hostnamectl − Control the system hostname


hostnamectl [OPTIONS...] {COMMAND}


hostnamectl may be used to query and change the system hostname and related settings.

This tool distinguishes three different hostnames: the high−level "pretty" hostname which might include all kinds of special characters (e.g. "Lennart's Laptop"), the static hostname which is used to initialize the kernel hostname at boot (e.g. "lennarts−laptop"), and the transient hostname which might be assigned temporarily due to network configuration and might revert back to the static hostname if network connectivity is lost and is only temporarily written to the kernel hostname (e.g. "dhcp−47−11").

Note that the pretty hostname has little restrictions on the characters used, while the static and transient hostnames are limited to the usually accepted characters of Internet domain names.

The static hostname is stored in /etc/hostname, see hostname(5) for more information. The pretty hostname, chassis type, and icon name are stored in /etc/machine−info, see machine-id(5).


The following options are understood:

−h, −−help

Prints a short help text and exits.


Prints a short version string and exits.


Do not query the user for authentication for privileged operations.

−P, −−privileged

Acquire privileges via PolicyKit before executing the operation.

−H, −−host

Execute the operation remotely. Specify a hostname, or username and hostname separated by "@", to connect to. This will use SSH to talk to a remote system.

−−static, −−transient, −−pretty

If status is used (or no explicit command is given) and one of those fields is given, hostnamectl will print out just this selected hostname.

If used with set−hostname, only the selected hostname(s) will be updated. When more than one of those options is used, all the specified hostnames will be updated.

The following commands are understood:


Show current system hostname and related information.

set−hostname [NAME]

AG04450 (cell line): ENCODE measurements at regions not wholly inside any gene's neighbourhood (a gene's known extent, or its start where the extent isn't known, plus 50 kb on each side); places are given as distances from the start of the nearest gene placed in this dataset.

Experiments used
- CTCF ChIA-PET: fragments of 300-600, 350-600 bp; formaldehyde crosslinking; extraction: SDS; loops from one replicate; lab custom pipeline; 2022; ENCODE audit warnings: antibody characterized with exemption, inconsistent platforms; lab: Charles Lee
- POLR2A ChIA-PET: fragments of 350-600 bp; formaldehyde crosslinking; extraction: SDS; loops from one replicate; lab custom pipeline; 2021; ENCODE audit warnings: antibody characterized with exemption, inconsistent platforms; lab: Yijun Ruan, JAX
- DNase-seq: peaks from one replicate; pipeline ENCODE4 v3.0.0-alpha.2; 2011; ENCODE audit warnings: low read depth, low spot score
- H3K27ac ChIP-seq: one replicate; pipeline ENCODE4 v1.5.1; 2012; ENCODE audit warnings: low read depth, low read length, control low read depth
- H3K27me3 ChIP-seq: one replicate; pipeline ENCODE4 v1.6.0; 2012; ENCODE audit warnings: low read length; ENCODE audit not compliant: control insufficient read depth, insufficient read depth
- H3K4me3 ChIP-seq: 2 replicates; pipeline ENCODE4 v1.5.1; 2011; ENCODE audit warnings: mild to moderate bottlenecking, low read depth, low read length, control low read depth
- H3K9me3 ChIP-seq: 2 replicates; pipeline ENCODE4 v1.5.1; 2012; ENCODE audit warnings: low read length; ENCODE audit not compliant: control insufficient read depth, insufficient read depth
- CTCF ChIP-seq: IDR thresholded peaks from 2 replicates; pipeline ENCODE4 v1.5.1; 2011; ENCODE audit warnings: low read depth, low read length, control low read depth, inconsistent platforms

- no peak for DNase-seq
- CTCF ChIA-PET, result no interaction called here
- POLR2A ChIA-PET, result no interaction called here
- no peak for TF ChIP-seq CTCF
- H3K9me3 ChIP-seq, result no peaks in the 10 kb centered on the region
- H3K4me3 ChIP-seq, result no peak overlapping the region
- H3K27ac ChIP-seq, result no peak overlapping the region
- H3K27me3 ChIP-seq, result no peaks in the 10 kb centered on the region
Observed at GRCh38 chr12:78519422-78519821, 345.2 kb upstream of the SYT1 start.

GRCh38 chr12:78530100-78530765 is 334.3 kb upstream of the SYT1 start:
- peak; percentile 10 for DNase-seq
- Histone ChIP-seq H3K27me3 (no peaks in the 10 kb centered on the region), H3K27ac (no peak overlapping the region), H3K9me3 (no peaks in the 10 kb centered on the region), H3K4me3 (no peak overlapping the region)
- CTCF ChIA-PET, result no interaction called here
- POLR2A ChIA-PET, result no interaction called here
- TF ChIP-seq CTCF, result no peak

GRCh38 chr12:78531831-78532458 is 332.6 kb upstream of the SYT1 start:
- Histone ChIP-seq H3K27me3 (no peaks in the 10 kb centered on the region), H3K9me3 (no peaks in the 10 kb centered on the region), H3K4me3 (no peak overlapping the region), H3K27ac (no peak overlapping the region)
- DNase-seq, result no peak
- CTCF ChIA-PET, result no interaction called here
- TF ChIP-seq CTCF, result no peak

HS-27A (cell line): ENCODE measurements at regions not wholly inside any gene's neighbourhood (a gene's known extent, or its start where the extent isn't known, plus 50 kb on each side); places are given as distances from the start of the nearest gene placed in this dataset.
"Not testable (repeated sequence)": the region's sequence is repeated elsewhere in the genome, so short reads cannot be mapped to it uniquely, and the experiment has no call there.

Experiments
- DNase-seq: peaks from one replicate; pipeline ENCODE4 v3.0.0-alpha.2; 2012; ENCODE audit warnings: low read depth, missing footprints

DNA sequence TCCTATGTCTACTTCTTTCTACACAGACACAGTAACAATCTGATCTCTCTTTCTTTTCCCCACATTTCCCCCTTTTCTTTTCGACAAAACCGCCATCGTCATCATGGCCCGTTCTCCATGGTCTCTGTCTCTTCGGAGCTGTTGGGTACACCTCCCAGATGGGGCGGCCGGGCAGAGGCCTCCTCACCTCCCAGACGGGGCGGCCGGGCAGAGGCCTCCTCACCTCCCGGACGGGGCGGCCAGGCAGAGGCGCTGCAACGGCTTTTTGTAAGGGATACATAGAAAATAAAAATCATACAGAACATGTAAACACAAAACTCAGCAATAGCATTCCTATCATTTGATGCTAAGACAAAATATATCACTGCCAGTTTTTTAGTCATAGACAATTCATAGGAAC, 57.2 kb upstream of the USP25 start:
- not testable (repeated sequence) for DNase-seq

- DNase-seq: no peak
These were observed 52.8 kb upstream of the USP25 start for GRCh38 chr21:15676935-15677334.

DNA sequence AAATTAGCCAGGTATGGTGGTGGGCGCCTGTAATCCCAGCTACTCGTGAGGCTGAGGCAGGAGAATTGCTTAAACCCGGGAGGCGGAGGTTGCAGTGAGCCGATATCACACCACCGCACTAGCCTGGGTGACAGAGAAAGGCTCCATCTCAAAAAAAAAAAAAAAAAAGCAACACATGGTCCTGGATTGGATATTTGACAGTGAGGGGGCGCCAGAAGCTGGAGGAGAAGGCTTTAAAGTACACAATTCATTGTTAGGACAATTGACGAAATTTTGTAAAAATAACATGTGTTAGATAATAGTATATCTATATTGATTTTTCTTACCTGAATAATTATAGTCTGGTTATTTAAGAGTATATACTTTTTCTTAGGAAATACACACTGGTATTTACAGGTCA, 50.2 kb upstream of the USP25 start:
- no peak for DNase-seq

Set the system hostname. By default, this will alter the pretty, the static, and the transient hostname alike; however, if one or more of −−static, −−transient, −−pretty are used, only the selected hostnames are changed. If the pretty hostname is being set, and static or transient are being set as well, the specified hostname will be simplified in regards to the character set used before the latter are updated. This is done by replacing spaces with "−" and removing special characters. This ensures that the pretty and the static hostname are always closely related while still following the validity rules of the specific name. This simplification of the hostname string is not done if only the transient and/or static host names are set, and the pretty host name is left untouched. Pass the empty string "" as the hostname to reset the selected hostnames to their default (usually "localhost").

set−icon−name [NAME]

Set the system icon name. The icon name is used by some graphical applications to visualize this host. The icon name should follow the Icon Naming Specification [1] . Pass an empty string to this operation to reset the icon name to the default value, which is determined from chassis type (see below) and possibly other parameters.

set−chassis [TYPE]

Set the chassis type. The chassis type is used by some graphical applications to visualize the host or alter user interaction. Currently, the following chassis types are defined: "desktop", "laptop", "server", "tablet", "handset", as well as the special chassis types "vm" and "container" for virtualized systems that lack an immediate physical chassis. Pass an empty string to this operation to reset the chassis type to the default value which is determined from the firmware and possibly other parameters.


On success, 0 is returned, a non−zero failure code otherwise.


systemd(1), hostname(1), hostname(5), machine-info(5), systemctl(1), systemd-hostnamed.service(8)



Icon Naming Specification